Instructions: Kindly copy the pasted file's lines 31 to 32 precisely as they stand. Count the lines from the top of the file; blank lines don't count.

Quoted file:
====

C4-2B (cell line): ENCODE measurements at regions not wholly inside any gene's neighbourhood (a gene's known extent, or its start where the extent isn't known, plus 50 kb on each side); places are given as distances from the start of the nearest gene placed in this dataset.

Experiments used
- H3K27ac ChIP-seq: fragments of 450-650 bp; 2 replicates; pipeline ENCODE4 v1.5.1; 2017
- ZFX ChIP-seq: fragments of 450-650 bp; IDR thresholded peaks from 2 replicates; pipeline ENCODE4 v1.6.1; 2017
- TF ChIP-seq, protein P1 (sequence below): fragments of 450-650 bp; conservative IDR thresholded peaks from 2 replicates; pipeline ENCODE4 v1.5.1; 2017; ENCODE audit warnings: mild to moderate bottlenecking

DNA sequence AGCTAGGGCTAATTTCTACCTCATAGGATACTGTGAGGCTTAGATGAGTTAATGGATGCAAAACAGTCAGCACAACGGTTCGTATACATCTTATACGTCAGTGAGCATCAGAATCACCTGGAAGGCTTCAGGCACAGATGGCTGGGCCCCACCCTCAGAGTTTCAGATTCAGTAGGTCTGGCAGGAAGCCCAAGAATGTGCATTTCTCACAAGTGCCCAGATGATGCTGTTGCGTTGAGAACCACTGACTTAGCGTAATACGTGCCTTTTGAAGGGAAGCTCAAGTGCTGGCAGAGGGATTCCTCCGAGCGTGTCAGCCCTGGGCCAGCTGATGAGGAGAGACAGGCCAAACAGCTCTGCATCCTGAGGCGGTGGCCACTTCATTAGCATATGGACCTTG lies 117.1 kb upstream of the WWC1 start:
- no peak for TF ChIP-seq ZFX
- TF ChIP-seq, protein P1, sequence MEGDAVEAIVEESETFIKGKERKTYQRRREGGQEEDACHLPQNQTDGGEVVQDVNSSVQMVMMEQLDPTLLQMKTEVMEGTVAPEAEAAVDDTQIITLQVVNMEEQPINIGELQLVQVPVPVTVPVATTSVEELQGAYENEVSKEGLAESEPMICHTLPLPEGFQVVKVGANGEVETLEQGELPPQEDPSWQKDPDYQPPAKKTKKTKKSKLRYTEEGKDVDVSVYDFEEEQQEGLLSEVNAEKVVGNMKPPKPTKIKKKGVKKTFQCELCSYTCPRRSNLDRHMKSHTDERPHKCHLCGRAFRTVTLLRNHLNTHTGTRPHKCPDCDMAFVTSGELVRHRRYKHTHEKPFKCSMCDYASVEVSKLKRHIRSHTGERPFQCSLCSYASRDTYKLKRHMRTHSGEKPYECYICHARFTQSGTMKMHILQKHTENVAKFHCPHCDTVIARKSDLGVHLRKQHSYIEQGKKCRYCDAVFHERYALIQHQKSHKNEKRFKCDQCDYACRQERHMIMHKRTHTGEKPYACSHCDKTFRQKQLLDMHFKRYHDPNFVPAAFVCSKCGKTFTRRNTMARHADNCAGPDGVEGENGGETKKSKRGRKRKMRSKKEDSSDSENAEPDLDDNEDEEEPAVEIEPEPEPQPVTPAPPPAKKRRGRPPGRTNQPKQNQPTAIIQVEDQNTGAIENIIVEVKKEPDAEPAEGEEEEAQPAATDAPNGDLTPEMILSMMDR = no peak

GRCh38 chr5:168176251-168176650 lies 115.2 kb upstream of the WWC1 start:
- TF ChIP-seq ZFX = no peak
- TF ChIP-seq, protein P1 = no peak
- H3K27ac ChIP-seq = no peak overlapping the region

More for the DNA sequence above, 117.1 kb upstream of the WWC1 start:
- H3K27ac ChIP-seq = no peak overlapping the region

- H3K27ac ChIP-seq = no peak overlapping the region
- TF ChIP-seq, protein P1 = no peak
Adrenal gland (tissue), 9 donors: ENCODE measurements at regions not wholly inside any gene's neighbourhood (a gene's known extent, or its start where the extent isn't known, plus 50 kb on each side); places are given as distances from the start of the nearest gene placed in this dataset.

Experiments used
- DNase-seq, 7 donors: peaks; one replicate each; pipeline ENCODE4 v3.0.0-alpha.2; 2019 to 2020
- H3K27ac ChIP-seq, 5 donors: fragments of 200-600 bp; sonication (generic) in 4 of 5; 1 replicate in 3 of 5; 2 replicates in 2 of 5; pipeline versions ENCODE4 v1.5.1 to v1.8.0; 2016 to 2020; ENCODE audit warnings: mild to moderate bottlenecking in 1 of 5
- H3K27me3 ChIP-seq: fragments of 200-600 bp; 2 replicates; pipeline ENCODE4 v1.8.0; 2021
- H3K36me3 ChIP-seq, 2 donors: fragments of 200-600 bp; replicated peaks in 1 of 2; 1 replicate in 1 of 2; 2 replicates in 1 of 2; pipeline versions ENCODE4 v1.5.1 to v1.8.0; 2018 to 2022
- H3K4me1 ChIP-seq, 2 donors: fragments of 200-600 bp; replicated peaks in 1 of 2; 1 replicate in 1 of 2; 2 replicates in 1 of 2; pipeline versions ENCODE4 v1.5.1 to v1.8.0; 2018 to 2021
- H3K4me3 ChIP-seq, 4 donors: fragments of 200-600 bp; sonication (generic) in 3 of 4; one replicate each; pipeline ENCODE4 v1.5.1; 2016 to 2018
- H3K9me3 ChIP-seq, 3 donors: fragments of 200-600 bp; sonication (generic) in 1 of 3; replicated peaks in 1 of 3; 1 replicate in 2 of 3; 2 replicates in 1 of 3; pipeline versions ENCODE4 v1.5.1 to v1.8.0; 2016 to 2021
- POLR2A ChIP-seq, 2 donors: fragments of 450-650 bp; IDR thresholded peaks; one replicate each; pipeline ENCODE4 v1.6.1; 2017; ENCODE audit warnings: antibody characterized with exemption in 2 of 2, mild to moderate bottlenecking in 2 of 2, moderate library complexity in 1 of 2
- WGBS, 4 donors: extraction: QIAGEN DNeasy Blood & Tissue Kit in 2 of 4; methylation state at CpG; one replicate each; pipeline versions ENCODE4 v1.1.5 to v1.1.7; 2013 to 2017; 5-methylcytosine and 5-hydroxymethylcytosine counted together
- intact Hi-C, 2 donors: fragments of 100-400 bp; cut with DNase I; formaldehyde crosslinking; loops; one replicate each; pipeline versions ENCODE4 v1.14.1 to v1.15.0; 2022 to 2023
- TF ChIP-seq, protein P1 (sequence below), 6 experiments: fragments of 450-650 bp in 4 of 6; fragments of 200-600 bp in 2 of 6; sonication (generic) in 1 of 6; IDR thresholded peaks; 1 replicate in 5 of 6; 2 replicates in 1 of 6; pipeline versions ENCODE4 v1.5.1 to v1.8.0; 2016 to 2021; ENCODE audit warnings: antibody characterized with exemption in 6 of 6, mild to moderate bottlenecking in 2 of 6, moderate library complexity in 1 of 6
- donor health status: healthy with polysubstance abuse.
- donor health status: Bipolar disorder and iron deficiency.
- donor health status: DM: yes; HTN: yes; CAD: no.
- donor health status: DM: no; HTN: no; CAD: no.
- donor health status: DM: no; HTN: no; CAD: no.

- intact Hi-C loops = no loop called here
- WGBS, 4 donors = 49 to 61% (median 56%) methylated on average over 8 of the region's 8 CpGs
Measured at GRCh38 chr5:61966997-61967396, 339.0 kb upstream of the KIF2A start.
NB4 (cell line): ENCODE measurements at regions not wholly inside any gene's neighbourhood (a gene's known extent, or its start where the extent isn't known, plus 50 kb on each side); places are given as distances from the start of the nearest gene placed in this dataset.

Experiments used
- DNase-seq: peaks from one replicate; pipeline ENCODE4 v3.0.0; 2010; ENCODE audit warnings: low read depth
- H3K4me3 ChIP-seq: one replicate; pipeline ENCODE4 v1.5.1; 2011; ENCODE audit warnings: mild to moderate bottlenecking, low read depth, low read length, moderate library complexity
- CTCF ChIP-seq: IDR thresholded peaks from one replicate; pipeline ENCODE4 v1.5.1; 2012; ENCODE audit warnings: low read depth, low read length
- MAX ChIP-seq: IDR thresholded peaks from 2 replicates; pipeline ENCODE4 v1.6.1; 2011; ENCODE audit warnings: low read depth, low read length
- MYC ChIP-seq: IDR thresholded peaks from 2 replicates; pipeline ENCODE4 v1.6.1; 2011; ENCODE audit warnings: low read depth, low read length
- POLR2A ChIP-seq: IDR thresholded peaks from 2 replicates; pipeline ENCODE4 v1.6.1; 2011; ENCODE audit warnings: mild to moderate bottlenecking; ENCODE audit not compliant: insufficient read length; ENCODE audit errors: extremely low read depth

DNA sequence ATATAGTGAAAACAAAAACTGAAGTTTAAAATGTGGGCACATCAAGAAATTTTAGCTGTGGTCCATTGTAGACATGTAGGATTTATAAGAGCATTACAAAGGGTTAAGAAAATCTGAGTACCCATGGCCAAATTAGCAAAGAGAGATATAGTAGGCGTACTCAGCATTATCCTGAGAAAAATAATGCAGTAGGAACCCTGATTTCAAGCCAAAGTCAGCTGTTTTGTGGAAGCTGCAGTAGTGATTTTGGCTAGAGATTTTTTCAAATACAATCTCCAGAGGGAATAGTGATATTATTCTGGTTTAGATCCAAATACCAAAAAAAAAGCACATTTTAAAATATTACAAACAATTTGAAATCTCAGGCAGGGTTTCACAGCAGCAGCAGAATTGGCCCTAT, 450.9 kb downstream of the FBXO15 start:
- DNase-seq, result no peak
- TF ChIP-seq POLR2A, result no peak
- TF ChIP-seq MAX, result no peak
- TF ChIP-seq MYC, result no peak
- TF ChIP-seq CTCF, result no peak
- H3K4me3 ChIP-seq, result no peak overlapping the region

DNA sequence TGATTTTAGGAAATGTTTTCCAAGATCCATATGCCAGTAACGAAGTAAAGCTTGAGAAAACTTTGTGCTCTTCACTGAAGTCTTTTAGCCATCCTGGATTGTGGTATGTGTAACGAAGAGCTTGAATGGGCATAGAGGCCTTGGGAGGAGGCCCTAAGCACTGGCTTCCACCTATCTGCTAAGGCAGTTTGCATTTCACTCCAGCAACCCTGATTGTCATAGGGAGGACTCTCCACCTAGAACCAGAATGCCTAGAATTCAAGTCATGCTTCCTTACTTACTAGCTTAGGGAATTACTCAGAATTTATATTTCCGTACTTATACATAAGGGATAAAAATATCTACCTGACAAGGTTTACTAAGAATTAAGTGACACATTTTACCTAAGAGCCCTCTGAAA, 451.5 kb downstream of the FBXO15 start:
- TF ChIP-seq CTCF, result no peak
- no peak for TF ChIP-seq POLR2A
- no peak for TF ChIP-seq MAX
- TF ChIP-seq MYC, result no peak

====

- donor health status: Bipolar disorder and iron deficiency.
- donor health status: DM: yes; HTN: yes; CAD: no.